French lawsuit accuses Google of violating EU privacy rules
A leading French consumer group filed a class-action lawsuit Wednesday accusing Google of violating the European Union's landmark 2018 privacy rules.
In its filing in a Paris administrative court, the consumer group UFC Que Choisir is seeking 1,000 euros ($1,135) in damages for each of the 200 Google users involved so far.
It's among the first cases challenging tech giants over their application of the EU's new rules, known as the General Data Protection Regulation or GDPR.
Google defended its practices. In a statement, the company said: "We have high standards for transparency and consent based on both guidance from regulators and robust user testing, and we provide helpful information and easy-to-use privacy controls in our products."
The complaint filed in Paris names Google Ireland and Google LLC. The consumer group says Google's confidentiality rules are more than 1,000 lines long, and do not meet GDPR requirements to make it easy for users to block Google from things like tracking user's location or sending targeted ads.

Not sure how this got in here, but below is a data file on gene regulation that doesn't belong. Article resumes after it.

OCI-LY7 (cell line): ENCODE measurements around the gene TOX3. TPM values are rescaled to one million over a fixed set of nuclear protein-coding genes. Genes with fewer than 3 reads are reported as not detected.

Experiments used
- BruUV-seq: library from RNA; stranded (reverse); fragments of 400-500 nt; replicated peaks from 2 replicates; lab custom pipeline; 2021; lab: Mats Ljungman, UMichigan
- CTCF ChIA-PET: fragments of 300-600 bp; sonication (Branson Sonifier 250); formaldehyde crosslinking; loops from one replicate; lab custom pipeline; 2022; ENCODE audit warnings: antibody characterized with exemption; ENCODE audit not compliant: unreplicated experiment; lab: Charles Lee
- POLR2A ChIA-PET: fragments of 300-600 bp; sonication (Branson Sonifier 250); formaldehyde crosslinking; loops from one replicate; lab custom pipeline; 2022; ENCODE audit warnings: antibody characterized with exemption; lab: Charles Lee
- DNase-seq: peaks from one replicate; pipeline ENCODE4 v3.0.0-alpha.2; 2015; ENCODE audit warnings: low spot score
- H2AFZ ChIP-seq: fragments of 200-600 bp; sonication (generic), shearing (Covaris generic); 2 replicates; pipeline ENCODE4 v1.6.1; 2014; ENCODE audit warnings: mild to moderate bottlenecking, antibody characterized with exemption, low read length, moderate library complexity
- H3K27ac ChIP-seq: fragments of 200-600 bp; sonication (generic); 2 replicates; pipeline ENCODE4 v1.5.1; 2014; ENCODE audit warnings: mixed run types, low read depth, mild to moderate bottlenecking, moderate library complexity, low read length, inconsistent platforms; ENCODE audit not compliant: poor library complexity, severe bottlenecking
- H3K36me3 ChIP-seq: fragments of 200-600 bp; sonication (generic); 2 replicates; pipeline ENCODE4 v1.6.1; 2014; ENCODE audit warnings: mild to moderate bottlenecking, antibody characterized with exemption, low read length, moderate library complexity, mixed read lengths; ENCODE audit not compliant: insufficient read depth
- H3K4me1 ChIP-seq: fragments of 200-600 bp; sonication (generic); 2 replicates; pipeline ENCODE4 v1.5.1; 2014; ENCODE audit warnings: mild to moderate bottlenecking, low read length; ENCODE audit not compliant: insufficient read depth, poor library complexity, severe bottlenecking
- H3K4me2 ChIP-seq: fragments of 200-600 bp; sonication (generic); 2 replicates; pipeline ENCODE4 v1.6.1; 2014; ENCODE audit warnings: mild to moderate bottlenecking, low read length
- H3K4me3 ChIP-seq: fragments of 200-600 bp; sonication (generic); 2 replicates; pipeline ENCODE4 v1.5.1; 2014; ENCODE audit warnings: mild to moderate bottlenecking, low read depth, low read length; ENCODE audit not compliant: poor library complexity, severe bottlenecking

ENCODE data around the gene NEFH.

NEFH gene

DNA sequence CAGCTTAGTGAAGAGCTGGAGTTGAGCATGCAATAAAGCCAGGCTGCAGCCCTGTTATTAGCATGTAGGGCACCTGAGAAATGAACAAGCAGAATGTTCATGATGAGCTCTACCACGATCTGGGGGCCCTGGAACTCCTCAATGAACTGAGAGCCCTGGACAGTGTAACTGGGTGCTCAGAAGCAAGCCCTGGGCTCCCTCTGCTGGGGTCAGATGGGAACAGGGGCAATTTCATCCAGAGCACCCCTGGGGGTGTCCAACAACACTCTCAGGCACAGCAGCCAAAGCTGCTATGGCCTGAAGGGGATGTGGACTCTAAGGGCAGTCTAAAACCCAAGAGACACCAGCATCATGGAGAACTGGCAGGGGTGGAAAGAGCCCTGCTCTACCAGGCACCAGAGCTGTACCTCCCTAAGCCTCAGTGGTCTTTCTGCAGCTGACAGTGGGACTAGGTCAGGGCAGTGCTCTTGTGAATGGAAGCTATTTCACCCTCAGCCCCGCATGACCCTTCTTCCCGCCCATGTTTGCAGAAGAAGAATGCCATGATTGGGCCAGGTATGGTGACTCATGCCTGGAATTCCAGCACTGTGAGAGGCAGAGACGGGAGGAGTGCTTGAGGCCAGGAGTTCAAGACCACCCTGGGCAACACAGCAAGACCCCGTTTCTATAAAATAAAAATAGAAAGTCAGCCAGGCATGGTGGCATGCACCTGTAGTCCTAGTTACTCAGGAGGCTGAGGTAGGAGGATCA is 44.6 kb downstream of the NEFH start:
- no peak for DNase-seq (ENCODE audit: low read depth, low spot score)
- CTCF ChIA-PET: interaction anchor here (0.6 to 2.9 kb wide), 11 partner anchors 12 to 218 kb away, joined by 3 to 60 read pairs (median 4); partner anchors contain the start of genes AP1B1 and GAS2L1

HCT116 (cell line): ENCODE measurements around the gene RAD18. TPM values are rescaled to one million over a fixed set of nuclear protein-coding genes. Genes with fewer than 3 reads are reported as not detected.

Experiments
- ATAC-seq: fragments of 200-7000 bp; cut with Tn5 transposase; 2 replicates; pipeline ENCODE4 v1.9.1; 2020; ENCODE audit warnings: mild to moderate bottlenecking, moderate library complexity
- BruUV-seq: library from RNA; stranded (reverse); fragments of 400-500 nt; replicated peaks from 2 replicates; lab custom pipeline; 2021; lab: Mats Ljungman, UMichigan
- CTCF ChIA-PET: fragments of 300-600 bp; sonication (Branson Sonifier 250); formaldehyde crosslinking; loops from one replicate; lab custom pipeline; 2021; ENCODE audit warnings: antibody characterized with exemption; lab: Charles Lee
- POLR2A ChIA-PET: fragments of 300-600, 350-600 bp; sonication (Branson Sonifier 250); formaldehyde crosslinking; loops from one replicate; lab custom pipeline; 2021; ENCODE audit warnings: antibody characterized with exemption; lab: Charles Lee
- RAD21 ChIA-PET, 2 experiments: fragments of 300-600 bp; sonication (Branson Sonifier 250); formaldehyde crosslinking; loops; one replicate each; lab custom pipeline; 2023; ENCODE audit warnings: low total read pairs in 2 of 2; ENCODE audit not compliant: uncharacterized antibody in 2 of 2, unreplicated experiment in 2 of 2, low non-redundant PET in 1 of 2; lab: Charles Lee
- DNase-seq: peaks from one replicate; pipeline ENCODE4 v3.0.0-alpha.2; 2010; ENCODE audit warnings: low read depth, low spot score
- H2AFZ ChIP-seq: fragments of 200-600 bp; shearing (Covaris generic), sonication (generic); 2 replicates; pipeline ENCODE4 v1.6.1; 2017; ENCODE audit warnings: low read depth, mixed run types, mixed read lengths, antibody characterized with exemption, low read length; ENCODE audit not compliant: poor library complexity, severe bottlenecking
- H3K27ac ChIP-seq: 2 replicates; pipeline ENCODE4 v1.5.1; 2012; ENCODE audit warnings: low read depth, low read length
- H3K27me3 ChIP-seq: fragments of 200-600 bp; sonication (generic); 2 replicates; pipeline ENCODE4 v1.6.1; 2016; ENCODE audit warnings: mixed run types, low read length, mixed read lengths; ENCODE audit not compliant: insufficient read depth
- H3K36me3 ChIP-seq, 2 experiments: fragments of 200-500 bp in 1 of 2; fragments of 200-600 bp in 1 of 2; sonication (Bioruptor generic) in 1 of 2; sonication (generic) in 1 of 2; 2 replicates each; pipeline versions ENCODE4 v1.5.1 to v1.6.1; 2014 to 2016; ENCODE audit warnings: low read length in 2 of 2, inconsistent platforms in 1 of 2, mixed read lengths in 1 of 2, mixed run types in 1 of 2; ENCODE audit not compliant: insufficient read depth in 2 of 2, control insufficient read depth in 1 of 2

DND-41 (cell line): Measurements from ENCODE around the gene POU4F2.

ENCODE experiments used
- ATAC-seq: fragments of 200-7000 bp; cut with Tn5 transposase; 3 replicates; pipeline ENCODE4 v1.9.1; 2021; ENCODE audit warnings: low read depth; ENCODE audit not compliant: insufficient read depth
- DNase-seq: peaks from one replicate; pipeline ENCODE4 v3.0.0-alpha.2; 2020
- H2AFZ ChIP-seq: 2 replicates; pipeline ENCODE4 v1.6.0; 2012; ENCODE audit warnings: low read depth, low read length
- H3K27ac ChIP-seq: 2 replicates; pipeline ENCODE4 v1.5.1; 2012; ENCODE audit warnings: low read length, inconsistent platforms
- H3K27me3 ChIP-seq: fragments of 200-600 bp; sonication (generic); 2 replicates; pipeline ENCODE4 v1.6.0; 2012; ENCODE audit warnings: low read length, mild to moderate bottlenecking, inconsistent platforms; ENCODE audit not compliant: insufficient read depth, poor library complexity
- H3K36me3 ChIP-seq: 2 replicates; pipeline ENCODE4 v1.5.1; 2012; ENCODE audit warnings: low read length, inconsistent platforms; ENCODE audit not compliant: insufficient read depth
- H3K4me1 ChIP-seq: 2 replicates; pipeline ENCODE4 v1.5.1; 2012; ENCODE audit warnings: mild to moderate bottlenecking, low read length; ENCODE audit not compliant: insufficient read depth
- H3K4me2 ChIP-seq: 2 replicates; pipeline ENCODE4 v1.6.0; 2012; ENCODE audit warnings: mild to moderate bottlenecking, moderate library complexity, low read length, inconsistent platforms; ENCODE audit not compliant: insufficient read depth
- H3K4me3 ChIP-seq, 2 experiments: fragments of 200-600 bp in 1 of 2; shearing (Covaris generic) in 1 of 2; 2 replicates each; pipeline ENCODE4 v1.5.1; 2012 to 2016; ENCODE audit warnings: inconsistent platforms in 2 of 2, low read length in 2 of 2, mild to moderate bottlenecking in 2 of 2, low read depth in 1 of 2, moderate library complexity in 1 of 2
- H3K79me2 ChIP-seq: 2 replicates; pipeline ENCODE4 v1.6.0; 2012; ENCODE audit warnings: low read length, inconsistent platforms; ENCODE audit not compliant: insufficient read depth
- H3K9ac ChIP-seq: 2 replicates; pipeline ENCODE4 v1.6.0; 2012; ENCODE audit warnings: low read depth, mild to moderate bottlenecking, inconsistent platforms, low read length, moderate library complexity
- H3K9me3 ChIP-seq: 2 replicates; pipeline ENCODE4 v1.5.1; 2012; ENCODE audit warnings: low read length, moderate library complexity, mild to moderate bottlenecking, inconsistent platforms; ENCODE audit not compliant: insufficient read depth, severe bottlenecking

Amid public complaints and concerns about privacy—especially in Europe—Google recently streamlined the way it asks users for consent, and announced plans to allow users to automatically delete location history.
France's privacy watchdog CNIL ordered Google earlier this year to pay a fine of 50 million euros based on a similar complaint, which helped lead to the class-action litigation. Google is appealing the CNIL decision.
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